It was on our visit back from Pokhara that we headed towards Swayumbhunath Temple on a bright warm sunny afternoon. Situated on the hilltop at western side of Kathmandu it’s around half an hour journey from Kamalpokhri the central part of Kathmandu. Although one can take various approaches towards the shrine, the gradual rise or the young and energetic ones may contemplate trying out the steep stairway at the eastern end of the hill.
Commonly known as the Monkey Temple, this place is an ideal coexistence of Hinduism and Buddhism. The entrance is free for Nepali residents; however Indians are charged a nominal entry fee.
The grand entrance of the Swayambhunath Temple leads to a large Vajra ( a mythological weapon used as a symbol for indestructibility and thunderstorm and used in Buddhism , Jainism and Hinduism too) behind which is the white dome of the stupa and on top of it is pair of calm Buddha eyes overlooking the area.
After climbing few stairs and few lucky encounters with monkeys all around (please be careful if carrying any food items in hand as chances are high that those will very quickly become the mid day meal of the natives of the place )one sees a giant size Buddha idol painted in Maroon and gold and little further sway from here is the main compound .
The main compound consists of the main stupa and various shrines and temples for both the Hindus and the Buddhists . One can find a museum, Gompas or Tibetan Monastery , Pagoda style temple to Hindu Goddess and various relics of Hindu and Buddhist all next to each other.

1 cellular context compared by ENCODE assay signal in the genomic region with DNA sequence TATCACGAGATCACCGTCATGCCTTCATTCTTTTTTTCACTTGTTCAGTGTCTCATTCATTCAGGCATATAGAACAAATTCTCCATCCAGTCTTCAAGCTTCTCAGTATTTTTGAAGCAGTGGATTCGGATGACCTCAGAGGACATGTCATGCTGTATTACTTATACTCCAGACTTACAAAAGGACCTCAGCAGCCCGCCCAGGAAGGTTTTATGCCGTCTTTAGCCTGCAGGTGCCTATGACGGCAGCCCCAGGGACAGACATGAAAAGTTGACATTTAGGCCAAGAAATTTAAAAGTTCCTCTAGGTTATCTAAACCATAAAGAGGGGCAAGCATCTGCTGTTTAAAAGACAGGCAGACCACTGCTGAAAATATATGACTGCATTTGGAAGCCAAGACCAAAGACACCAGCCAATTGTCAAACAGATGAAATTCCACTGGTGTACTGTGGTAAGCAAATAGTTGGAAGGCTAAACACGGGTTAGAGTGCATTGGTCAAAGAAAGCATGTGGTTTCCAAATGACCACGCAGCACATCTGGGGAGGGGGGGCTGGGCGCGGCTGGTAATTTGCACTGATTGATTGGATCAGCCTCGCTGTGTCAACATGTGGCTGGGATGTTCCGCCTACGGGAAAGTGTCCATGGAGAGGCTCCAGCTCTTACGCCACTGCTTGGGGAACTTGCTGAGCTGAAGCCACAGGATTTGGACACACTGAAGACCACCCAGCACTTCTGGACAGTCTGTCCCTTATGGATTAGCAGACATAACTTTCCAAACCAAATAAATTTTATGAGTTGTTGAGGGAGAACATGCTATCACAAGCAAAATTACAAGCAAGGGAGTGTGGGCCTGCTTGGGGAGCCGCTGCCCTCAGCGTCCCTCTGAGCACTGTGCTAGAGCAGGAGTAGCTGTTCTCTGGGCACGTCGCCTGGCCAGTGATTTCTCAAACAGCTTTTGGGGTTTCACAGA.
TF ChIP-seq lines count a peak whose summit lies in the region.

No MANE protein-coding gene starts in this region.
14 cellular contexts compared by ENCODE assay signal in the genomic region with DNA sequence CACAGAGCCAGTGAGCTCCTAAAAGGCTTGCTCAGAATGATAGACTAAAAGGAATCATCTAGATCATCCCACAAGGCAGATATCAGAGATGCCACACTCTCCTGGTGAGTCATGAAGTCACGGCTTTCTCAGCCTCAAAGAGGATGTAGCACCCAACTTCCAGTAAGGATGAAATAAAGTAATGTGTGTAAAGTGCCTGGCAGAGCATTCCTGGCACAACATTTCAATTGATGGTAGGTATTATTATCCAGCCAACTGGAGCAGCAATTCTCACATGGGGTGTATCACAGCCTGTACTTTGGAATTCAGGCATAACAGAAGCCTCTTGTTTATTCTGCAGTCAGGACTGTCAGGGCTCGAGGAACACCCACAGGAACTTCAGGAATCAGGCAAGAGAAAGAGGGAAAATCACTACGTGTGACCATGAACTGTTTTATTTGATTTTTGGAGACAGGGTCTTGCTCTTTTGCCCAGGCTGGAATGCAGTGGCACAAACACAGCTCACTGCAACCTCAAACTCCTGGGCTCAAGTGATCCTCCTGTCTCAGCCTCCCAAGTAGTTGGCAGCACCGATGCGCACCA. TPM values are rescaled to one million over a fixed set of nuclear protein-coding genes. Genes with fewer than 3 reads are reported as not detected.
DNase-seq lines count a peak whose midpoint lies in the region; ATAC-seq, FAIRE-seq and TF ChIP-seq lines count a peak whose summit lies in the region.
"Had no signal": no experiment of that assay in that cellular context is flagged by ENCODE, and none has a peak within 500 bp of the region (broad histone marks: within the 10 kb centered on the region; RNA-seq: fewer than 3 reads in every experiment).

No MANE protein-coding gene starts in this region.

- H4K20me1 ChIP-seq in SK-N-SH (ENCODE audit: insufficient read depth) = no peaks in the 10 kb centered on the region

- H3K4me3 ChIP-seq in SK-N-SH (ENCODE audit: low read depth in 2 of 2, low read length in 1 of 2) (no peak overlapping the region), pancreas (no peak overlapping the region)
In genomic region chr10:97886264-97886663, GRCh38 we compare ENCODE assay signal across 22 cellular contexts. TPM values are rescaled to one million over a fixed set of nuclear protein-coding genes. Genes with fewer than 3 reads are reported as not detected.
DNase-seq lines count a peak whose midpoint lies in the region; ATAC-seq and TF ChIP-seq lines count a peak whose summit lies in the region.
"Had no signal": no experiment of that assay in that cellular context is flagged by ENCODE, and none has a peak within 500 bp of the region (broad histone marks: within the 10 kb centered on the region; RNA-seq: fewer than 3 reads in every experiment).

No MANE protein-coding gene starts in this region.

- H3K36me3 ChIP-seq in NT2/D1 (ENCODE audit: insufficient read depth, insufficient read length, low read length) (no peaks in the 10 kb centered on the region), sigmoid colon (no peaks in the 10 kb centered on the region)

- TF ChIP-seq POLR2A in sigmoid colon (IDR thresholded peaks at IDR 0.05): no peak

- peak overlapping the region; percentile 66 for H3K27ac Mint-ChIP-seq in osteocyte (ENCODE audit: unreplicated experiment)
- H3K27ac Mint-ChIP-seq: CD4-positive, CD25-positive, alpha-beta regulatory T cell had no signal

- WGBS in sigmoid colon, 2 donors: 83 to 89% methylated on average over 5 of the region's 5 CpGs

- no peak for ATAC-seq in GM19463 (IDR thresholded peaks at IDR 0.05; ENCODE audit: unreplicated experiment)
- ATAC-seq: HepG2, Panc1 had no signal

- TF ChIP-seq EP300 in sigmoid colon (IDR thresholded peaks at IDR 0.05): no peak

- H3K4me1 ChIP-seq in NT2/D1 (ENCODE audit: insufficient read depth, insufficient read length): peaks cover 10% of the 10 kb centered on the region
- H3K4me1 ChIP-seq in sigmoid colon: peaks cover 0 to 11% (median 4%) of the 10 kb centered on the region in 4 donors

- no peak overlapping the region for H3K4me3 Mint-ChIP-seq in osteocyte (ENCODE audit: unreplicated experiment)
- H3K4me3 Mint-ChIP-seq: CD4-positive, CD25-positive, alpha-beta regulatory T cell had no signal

The main Buddha stupa on the gleaming white dome has got rectangular structure on top painted with Buddhas eyes on all four sides with the letter one in Devnagri script in middle which looks like a nose signifying unity whereas the third eye represents Buddha’s insight. The thirteen pinnacles on top signify the thirteen stages that human being has to go through to reach Nirvana.
The main attractions of this place is the ambience , the chance to encounter the ever smiling calm Buddhists monks , numerous prayer wheels and people swirling the prayer wheels and walking around them to offer prayers . While coming back one must check out the amazing cafes within the campus most of them offer an amazing view of Kathmandu Valley and must browse all the stores once from prayer wheels to prayer bowls , from thanka painting to masks , from painting to incense sticks – its strongly recommended that you must keep aside some time for these shops
This is one of the oldest religious sites in Nepal, however one feels that it’s contemporary and modern as this place only offers you peace and Nirvana while not restricting you with age old rituals.